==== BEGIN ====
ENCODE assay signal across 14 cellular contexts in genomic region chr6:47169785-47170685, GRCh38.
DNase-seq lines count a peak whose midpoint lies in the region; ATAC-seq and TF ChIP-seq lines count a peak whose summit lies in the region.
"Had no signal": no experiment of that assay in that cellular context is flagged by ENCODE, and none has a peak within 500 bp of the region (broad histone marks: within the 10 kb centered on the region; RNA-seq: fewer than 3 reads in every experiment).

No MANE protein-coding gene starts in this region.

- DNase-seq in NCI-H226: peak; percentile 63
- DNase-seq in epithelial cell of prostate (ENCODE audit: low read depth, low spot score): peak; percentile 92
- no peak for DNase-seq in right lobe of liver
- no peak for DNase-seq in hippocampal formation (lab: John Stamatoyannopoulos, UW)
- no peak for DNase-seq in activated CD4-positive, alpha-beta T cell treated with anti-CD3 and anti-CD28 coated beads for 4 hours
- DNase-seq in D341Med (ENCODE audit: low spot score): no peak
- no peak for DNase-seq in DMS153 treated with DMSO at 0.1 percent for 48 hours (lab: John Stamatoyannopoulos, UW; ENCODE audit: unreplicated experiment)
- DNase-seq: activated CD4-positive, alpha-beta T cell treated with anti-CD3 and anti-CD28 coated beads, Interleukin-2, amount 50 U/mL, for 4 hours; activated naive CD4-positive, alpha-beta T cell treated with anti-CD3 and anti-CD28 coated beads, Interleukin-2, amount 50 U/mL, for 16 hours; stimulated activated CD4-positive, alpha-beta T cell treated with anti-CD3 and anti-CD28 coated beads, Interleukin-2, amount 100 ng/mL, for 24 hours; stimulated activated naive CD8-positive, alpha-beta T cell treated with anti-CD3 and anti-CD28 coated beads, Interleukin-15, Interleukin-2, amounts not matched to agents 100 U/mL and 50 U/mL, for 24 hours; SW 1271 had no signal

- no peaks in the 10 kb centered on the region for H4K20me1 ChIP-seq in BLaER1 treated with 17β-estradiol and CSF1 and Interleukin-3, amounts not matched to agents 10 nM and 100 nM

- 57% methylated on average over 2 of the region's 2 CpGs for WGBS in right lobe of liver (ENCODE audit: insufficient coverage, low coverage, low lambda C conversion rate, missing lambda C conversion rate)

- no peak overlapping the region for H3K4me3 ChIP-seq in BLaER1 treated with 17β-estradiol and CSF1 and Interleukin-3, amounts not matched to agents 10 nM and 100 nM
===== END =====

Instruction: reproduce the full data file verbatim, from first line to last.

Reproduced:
ENCODE assay signal across 14 cellular contexts in genomic region chr6:47169785-47170685, GRCh38.
DNase-seq lines count a peak whose midpoint lies in the region; ATAC-seq and TF ChIP-seq lines count a peak whose summit lies in the region.
"Had no signal": no experiment of that assay in that cellular context is flagged by ENCODE, and none has a peak within 500 bp of the region (broad histone marks: within the 10 kb centered on the region; RNA-seq: fewer than 3 reads in every experiment).

No MANE protein-coding gene starts in this region.

- DNase-seq in NCI-H226: peak; percentile 63
- DNase-seq in epithelial cell of prostate (ENCODE audit: low read depth, low spot score): peak; percentile 92
- no peak for DNase-seq in right lobe of liver
- no peak for DNase-seq in hippocampal formation (lab: John Stamatoyannopoulos, UW)
- no peak for DNase-seq in activated CD4-positive, alpha-beta T cell treated with anti-CD3 and anti-CD28 coated beads for 4 hours
- DNase-seq in D341Med (ENCODE audit: low spot score): no peak
- no peak for DNase-seq in DMS153 treated with DMSO at 0.1 percent for 48 hours (lab: John Stamatoyannopoulos, UW; ENCODE audit: unreplicated experiment)
- DNase-seq: activated CD4-positive, alpha-beta T cell treated with anti-CD3 and anti-CD28 coated beads, Interleukin-2, amount 50 U/mL, for 4 hours; activated naive CD4-positive, alpha-beta T cell treated with anti-CD3 and anti-CD28 coated beads, Interleukin-2, amount 50 U/mL, for 16 hours; stimulated activated CD4-positive, alpha-beta T cell treated with anti-CD3 and anti-CD28 coated beads, Interleukin-2, amount 100 ng/mL, for 24 hours; stimulated activated naive CD8-positive, alpha-beta T cell treated with anti-CD3 and anti-CD28 coated beads, Interleukin-15, Interleukin-2, amounts not matched to agents 100 U/mL and 50 U/mL, for 24 hours; SW 1271 had no signal

- no peaks in the 10 kb centered on the region for H4K20me1 ChIP-seq in BLaER1 treated with 17β-estradiol and CSF1 and Interleukin-3, amounts not matched to agents 10 nM and 100 nM

- 57% methylated on average over 2 of the region's 2 CpGs for WGBS in right lobe of liver (ENCODE audit: insufficient coverage, low coverage, low lambda C conversion rate, missing lambda C conversion rate)

- no peak overlapping the region for H3K4me3 ChIP-seq in BLaER1 treated with 17β-estradiol and CSF1 and Interleukin-3, amounts not matched to agents 10 nM and 100 nM